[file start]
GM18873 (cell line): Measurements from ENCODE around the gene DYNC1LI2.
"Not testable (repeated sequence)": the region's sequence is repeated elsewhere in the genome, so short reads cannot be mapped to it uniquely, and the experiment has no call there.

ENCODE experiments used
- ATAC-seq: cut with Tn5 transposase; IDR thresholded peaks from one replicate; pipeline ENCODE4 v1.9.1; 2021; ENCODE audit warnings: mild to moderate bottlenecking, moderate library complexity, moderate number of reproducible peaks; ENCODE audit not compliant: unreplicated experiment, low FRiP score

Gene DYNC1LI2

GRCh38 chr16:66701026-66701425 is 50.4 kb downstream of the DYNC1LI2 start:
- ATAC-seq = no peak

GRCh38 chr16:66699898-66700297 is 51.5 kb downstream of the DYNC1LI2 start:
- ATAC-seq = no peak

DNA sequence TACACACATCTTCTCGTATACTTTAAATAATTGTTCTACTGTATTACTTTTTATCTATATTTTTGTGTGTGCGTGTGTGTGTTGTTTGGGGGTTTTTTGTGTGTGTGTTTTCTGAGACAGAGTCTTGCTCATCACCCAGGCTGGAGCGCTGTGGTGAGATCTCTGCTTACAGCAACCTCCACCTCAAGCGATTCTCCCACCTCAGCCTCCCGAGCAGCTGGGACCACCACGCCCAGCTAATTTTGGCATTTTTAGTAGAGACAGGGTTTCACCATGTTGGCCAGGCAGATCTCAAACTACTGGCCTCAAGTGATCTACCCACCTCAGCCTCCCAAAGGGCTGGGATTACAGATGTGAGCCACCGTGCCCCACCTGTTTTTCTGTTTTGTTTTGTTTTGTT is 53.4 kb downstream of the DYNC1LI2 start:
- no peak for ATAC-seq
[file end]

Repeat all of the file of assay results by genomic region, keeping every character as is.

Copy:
GM18873 (cell line): Measurements from ENCODE around the gene DYNC1LI2.
"Not testable (repeated sequence)": the region's sequence is repeated elsewhere in the genome, so short reads cannot be mapped to it uniquely, and the experiment has no call there.

ENCODE experiments used
- ATAC-seq: cut with Tn5 transposase; IDR thresholded peaks from one replicate; pipeline ENCODE4 v1.9.1; 2021; ENCODE audit warnings: mild to moderate bottlenecking, moderate library complexity, moderate number of reproducible peaks; ENCODE audit not compliant: unreplicated experiment, low FRiP score

Gene DYNC1LI2

GRCh38 chr16:66701026-66701425 is 50.4 kb downstream of the DYNC1LI2 start:
- ATAC-seq = no peak

GRCh38 chr16:66699898-66700297 is 51.5 kb downstream of the DYNC1LI2 start:
- ATAC-seq = no peak

DNA sequence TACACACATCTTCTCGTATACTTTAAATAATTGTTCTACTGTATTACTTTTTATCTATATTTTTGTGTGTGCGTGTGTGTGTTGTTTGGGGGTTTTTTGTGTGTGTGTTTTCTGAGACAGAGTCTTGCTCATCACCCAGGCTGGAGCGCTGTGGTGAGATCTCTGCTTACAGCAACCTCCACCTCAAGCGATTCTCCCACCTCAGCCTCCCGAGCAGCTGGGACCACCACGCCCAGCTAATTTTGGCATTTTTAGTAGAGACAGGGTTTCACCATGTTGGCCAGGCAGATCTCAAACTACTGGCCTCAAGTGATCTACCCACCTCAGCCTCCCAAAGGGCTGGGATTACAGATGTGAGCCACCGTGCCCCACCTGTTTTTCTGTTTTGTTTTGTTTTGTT is 53.4 kb downstream of the DYNC1LI2 start:
- no peak for ATAC-seq